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Thread: Realistic Expectations, Discipline and Aptitude

  1. #1
    Join Date
    Feb 2008
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    537

    Default Realistic Expectations, Discipline and Aptitude

    Not trading successfully? That's normal. Here's why:

    I got an email from a trader who was frustrated that they were not yet successful at trading. Part of that is having realistic expectations; the challenge is that many of the bad vendors in the trading industry try and sell "automated" trading promises, using software/robots, or sell the promise of easy trading riches... or traders may see the rare exceptional person being successful in their trading, and mistakenly think that they can achieve similar results within a short timeframe (eg under a few years of study).

    Think of it instead like a complex, difficult profession, where the 3-4 years of learning at a university is just the start; then there's on the job training independently that takes additional years, and after 5+ years of hard work, one may (though still not likely) get to be a 'scratch' (breakeven) trader.

    The truth is it's very hard, and takes years to learn and struggle with, even to get to break-even. Most never succeed, typical customer/trader results are that none are successful, and all will lose. Does that differ from your expectations? Some people are not very patient, nor as hard-working and realistic as they need to be (much of that is due to unrealistic expectations that some trading vendors make, which causes traders to mistakenly blame themselves if they don't start making trading profits within a few years). Many traders blow out trading account after trading account, never making it. It's not easy.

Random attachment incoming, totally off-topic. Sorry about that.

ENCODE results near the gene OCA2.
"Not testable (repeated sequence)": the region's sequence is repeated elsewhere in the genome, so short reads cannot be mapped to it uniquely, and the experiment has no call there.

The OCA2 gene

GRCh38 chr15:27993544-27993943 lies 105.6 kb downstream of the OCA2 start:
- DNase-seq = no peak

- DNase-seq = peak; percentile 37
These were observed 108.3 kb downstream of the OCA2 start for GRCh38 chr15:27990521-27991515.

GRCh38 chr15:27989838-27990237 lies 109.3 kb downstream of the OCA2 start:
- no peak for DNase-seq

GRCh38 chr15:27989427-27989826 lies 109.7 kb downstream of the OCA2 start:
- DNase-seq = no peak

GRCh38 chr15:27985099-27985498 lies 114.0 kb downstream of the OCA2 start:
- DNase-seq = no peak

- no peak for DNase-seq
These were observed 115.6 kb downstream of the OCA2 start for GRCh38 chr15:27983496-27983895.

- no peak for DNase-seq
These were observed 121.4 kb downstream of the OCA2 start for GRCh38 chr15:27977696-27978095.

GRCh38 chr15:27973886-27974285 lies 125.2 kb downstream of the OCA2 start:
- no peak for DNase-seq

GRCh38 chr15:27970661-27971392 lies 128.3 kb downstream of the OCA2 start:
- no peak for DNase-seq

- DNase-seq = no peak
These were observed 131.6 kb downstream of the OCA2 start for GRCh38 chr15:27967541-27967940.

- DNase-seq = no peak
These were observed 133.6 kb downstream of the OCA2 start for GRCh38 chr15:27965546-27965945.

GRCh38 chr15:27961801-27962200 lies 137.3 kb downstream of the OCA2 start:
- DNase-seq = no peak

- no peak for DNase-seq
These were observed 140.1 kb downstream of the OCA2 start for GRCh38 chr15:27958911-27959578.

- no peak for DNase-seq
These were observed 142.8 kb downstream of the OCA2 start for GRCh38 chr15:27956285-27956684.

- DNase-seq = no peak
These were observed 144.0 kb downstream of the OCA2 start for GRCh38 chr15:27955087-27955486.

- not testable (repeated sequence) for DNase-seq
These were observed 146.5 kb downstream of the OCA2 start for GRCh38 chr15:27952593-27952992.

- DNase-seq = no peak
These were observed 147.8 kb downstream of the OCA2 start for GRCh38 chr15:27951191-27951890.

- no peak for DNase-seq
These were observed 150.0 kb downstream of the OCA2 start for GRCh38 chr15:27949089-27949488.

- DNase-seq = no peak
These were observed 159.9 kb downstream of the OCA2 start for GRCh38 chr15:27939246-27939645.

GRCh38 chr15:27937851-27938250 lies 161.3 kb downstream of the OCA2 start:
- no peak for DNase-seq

Here's my thoughts on it:

    TIMEFRAME TO LEARN TRADING:
    Trading takes years to learn, and most people never make it to profitability (which is why neither I nor any trading educator can promise trading success, especially in a short timeframe such as a year or two); none of this is something that one learns quickly: most people take many, many years to learn trading; it's an ongoing skill, and even then it's speculative and very few make it to where they're trading successfully: instead, most lose, as a realistic expectation.

    Even after 10+ years I'm still learning new things myself. It's best thought of like any skill set for a complex field of knowledge (like engineering or computer science); it's something that takes many years to learn, and with trading since it's a speculative, high risk, complex activity the vast majority of folks struggle with it, for years, which is normal. It's important to have realistic expectations I believe, and to expect to take years to learn how to even break even at best.